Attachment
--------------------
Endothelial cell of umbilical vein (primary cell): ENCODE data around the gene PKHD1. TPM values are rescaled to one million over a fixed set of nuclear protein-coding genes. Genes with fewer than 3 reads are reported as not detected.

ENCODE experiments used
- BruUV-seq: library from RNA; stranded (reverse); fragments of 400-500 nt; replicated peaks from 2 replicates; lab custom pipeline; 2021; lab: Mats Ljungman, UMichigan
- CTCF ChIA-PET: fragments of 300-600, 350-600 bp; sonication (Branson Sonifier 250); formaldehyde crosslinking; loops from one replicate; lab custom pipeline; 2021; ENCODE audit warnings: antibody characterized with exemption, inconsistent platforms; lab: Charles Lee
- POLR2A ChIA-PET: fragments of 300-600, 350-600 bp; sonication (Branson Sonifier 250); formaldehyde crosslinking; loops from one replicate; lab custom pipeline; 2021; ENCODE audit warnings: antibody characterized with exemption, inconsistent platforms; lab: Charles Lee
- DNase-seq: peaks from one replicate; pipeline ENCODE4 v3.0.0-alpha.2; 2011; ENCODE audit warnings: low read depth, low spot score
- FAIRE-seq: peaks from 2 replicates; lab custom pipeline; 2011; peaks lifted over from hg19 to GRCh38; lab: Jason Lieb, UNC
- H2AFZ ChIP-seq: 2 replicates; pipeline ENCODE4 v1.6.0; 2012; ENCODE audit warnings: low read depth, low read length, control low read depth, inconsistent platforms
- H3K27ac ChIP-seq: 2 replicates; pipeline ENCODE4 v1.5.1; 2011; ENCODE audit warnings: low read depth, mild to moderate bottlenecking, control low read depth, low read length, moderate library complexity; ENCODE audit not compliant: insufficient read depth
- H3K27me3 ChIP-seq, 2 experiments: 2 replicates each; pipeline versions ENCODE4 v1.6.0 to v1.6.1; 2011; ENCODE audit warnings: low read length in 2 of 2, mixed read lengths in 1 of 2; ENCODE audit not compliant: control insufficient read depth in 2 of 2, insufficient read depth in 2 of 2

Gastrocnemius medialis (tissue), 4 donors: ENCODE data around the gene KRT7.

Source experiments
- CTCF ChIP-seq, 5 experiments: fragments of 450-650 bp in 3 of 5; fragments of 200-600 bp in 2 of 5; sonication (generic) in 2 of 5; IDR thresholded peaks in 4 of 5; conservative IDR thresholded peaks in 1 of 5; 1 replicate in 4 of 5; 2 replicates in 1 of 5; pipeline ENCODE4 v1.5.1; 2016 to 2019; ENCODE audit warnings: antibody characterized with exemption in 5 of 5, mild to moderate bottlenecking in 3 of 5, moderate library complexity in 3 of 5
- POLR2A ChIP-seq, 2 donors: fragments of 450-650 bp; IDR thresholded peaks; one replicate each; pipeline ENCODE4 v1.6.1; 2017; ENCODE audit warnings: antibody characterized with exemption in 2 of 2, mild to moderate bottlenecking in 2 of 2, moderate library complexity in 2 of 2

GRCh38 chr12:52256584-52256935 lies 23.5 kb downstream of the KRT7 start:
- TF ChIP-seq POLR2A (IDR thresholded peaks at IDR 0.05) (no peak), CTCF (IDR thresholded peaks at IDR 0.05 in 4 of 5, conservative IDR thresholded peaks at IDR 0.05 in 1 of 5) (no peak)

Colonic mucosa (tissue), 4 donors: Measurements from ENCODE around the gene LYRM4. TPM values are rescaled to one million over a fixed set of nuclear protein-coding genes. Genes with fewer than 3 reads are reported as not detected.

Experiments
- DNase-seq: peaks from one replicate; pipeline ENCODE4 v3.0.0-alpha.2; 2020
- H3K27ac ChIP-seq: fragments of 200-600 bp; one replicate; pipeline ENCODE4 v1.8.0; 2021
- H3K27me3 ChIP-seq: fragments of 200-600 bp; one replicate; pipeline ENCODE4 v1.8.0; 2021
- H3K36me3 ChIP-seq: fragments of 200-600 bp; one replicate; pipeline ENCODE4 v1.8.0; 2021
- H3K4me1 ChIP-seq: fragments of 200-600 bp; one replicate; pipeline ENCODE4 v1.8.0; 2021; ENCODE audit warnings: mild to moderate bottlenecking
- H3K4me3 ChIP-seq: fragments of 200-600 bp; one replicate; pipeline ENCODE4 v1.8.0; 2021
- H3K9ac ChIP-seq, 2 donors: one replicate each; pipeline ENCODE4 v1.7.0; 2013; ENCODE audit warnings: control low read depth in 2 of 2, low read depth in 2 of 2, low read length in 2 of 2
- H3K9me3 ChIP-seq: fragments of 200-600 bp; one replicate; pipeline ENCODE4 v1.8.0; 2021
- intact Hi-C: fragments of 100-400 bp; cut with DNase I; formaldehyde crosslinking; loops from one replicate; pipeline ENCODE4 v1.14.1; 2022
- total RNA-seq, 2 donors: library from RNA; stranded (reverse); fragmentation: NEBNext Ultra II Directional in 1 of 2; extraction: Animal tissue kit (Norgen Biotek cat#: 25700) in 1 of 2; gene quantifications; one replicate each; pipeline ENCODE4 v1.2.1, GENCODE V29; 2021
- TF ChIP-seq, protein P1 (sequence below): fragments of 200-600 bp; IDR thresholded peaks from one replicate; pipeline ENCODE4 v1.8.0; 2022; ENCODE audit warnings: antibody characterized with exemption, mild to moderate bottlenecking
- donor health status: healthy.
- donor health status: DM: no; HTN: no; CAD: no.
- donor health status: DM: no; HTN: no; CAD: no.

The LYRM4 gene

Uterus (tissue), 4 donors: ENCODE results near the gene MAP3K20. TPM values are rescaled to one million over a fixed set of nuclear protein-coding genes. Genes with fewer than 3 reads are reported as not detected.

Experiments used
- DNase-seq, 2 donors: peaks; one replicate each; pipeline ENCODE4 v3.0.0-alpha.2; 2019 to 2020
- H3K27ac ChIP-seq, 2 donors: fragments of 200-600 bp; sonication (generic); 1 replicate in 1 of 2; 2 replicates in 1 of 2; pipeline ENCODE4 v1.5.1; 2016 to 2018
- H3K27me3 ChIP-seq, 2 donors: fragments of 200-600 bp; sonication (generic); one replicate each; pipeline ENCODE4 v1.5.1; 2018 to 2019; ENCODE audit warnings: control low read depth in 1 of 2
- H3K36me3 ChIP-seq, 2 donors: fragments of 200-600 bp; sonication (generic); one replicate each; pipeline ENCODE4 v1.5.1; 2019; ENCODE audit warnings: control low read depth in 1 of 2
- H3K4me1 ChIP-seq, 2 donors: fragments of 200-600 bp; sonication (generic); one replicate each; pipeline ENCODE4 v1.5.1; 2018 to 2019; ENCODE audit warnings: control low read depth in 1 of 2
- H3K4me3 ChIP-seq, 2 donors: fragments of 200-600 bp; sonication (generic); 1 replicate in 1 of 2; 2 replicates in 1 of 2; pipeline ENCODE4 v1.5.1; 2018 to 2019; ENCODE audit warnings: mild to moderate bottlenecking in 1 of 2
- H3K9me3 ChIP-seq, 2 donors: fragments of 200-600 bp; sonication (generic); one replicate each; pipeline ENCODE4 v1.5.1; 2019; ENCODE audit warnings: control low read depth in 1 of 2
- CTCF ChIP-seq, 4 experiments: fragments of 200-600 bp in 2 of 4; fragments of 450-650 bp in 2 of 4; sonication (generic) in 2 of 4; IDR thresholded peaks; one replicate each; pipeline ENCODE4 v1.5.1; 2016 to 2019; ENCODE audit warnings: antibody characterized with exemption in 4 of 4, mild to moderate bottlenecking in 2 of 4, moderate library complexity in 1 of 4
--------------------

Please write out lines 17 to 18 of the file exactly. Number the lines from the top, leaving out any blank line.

Colonic mucosa (tissue), 4 donors: Measurements from ENCODE around the gene LYRM4. TPM values are rescaled to one million over a fixed set of nuclear protein-coding genes. Genes with fewer than 3 reads are reported as not detected.

Experiments